I recently read a reader’s comment in one of my local magazines, which was titled “Moms that breastfeed annoy me.” The topic of breastfeeding appears to somehow regularly make the news as many people speak up in different discussions. It is not uncommon to hear how breastfeeding annoys or bothers people and that women should not have their breasts out in public. At the same time, we are bombarded with half-nude pictures of women’s bodies in advertisements, magazines, the news, and even newspapers, which often do not seem to elicit similar discomfort.
This comment was made by a woman complaining about moms breastfeeding at the playground near her apartment, and that she was forced to watch these moms feeding their children every time she looked out the window. She stated that instead of feeding their children in public, these women should go home to breastfeed.
These statements annoyed me on many levels. Breastfeeding is natural, and if you are able to breastfeed it is really beneficial for the child. It can also be complicated to bring bottles with you when you leave the house, and children are often comforted by breastfeeding. It is so limiting to women to have to stay at home, or go back home, in order to feed their children. Small children have to eat very often and it is not like moms who breastfeed whip their breasts out in the open for all to see. Every time I have seen a mother breastfeed, she is always discrete about it. There are tops and bras that make breastfeeding easier and more discrete, and often women will put a blanket over the child, in which case you cannot see anything.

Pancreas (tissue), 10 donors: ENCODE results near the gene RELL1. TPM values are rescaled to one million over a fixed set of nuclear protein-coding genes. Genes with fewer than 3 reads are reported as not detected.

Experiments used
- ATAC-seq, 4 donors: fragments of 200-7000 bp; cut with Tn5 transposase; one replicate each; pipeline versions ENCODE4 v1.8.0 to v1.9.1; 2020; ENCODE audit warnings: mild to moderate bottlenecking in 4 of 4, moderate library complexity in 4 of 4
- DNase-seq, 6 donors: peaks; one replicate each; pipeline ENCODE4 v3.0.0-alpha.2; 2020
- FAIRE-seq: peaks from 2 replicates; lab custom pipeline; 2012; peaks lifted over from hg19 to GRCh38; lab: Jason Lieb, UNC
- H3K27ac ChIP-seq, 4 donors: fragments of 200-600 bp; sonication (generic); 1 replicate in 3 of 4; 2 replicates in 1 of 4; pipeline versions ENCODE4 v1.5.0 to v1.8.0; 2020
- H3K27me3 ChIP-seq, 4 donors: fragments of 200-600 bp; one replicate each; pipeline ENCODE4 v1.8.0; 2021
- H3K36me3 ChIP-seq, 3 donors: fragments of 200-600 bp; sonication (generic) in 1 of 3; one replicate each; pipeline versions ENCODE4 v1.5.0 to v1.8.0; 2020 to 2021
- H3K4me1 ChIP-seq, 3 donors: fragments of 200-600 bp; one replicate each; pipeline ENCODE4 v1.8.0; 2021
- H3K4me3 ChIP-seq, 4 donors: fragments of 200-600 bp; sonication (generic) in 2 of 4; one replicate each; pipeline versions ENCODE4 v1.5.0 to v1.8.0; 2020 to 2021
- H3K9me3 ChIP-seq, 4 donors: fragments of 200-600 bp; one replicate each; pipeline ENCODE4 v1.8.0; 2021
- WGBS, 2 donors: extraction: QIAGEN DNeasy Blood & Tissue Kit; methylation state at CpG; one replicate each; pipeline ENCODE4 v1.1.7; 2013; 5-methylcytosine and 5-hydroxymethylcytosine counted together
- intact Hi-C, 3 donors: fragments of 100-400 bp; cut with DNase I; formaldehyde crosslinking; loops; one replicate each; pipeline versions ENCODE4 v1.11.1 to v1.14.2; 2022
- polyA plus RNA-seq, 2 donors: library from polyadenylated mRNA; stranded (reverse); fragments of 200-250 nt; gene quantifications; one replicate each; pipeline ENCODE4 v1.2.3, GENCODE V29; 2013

Why breastfeeding was so horrible and annoying to the reader, she did not say. Is it the prospect of perhaps seeing a glimpse of a breast, or is it that women should be in the house when breastfeeding? Surely it cannot be the fact that a child is eating.
That the woman complained that these moms were breastfeeding at the playground comes across as quite strange to me. What better place is there to breastfeed than at a place created with children and parents in mind? Perhaps instead of aiming anger at women who breastfeed in public, people should ask themselves why this bothers them so much and then remind themselves that it is none of their business. A woman breastfeeding her child does not bother me the least bit. The sexualization of women’s breasts in media, however, does.
Photo of Playground shared by Listener42 on Flickr